- Integrated Research and Action for Development (IRADe). Gender Analysis of Renewable Energy in India: Present Status, Issues, Approaches and New Initiatives; Integrated Research and Action for Development: New Delhi, India, 2009. [Google Scholar]
- Chopra, A.K.; Chakrabarti, P. The Koyna earthquake and the damage to Koyna Dam. In Bulletin of the Seismological Society of America; Seismological Society of America: Albany, CA, USA, 1973. [Google Scholar]
- Bhatia, S. The Danger of Reservoir-Induced Seismicity. The Hindu. Available online: http://www.thehindu.com/todays-paper/tp-features/tp-openpage/the-danger-of-reservoirinduced-seismicity/article900414.ece (accessed on 10 January 2016).
- Down to Earth. Is the Tehri Dam Safe? Centre for Science and Environment: New Delhi, India, 1998. [Google Scholar]
- South Asia Network on Dams, Rivers and People. Two Years of Uttarakhand Flood Disaster of June 2013: Why is State & Centre Gambling with the Himalayas, the Ganga & Lives of Millions? South Asia Network on Dams, Rivers and People (SANDRP): Delhi, India, 2015. [Google Scholar]
- Chopra, R. Uttarakhand: Development and Ecological Sustainability. Report produced for Oxfam India, New Delhi. 2014, p. 53. Available online: http://www.environmentportal.in/files/file/UttarakhandDevpEcoSustainabiity.pdf (accessed on 15 January 2016).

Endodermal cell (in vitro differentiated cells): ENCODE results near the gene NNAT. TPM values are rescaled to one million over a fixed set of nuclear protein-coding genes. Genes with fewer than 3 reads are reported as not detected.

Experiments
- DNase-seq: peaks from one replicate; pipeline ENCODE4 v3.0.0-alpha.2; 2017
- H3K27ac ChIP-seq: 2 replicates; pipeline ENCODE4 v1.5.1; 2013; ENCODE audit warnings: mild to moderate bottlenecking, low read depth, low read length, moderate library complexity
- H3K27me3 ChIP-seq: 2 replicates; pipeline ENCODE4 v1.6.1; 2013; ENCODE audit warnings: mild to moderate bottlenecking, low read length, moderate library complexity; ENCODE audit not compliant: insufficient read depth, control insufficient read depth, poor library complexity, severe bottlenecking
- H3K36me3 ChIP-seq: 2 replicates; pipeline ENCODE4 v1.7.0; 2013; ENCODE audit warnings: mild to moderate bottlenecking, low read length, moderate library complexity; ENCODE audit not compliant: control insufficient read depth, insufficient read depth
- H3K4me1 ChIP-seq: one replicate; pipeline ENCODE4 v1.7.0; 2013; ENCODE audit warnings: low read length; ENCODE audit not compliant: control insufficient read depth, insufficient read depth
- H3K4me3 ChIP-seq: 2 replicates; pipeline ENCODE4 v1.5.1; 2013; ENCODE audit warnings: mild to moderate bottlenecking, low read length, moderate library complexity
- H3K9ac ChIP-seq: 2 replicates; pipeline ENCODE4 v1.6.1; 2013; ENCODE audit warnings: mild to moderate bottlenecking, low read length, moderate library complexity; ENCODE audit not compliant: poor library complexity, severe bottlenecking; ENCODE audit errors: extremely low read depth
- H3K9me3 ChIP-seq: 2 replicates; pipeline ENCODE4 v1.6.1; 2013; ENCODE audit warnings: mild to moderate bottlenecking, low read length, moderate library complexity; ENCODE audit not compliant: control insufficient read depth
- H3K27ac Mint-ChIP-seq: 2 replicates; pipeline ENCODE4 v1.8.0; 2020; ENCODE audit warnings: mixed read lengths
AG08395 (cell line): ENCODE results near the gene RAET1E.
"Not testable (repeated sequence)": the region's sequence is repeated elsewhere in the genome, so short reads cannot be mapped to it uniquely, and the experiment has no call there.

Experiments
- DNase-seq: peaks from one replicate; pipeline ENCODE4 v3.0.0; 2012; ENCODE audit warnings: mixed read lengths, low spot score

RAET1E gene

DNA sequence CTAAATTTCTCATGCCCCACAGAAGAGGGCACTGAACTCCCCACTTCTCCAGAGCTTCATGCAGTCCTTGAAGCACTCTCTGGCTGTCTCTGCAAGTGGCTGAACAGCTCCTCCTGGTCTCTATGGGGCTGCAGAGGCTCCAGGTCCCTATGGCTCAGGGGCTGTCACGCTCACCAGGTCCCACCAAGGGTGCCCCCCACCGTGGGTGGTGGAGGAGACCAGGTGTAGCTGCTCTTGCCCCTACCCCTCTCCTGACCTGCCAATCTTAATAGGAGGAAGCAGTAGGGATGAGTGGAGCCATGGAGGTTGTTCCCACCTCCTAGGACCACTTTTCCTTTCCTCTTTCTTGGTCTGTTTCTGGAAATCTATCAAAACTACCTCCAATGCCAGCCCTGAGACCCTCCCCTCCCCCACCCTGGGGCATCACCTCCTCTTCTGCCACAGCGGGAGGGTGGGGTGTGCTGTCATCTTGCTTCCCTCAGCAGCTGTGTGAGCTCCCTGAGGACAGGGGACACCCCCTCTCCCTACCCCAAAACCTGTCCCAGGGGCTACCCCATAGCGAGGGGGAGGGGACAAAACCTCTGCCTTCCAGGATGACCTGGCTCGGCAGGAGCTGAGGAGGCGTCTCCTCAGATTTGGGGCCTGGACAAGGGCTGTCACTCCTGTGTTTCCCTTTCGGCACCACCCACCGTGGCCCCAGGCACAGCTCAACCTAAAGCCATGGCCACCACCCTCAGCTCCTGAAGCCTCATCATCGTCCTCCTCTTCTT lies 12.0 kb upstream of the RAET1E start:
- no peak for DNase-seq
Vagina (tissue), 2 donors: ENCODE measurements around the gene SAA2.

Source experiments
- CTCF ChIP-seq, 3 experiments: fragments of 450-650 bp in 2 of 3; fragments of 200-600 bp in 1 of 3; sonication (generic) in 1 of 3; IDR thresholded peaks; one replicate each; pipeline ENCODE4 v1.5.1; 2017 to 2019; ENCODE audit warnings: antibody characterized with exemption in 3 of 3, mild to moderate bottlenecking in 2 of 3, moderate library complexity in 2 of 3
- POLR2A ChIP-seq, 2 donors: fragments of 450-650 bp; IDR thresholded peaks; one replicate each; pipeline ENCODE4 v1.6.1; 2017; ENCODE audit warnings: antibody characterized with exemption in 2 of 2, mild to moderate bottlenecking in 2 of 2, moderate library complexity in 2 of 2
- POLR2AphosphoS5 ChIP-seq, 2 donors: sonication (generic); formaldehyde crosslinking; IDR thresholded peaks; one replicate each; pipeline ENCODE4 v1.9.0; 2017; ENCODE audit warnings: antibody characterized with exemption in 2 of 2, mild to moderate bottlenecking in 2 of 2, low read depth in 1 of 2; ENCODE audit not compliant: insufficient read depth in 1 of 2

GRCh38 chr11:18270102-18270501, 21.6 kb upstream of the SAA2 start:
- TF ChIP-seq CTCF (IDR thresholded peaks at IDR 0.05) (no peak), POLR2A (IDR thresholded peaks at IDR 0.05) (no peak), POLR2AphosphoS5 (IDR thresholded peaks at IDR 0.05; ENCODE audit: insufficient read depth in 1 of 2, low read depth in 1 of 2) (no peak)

- Shrestha, P.; Lord, A.; Mukherji, A.; Shrestha, R.K.; Yadav, L.; Rai, N. Benefit Sharing and Sustainable Hydropower: Lessons from Nepal; ICIMOD: Kathmandu, Nepal, 2016. [Google Scholar]
- Securities Board of Nepal. Securities Registration and Issue Regulations 2008; First Amendment: Kathmandu, Nepal, 2010. [Google Scholar]
- Chopra, R. Hydropower Development in Uttarakhand: A Situation Analysis Report; People’s Science Institute: Uttarakhand, India, 2012. [Google Scholar]
- Chandra, K.K. Electricity Is a Beginning in the Uplift of Villages and Not the End. Available online: http://www.theweekendleader.com/Causes/1339/beyond-power.html#sthash.yjjCSfG4.dpuf) (accessed on 20 January 2016).
- Mehta, G.S. Development of Uttarakhand: Issues and Perspectives; APH Publishing Corporation: New Delhi, India, 1999. [Google Scholar]
- Valdiya, K.S. Environmental Geology: Ecology, Resource and Hazard Management; McGraw-Hill Education: New York, NY, USA, 2013. [Google Scholar]
- Tambe, S.; Kharel, G.; Arrawatia, M.L.; Kulkarni, H.; Mahamuni, K.; Ganeriwala, A.K. Reviving Dying Springs: Climate Change Adaptation Experiments from the Sikkim Himalaya. Mount. Res. Dev. 2012, 32, 62–72. [Google Scholar] [CrossRef]
- Molle, F.; Wester, P. Developing and Managing River Basins: The Need for Adaptive, Multilevel, Collaborative Institutional Arrangements, Comprehensive Assessment of Water Management in Agriculture; International Water Management Institute: Colombo, Sri Lanka, 2007. [Google Scholar]
- Kemper, K.; Blomquist, W.; Dinar, A. Integrated River Basin Management through Decentralization; Springer: Cham, Switzerland, 2007. [Google Scholar]
- Environment and Gender Index. Women’s Participation in Global Environmental Decision Making. Available online: https://portals.iucn.org/union/sites/union/files/doc/egi_factsheet_desicion_making_web_sept2015.pdf (accessed on 28 April 2016).
© 2016 by the authors; licensee MDPI, Basel, Switzerland. This article is an open access article distributed under the terms and conditions of the Creative Commons Attribution (CC-BY) license (http://creativecommons.org/licenses/by/4.0/).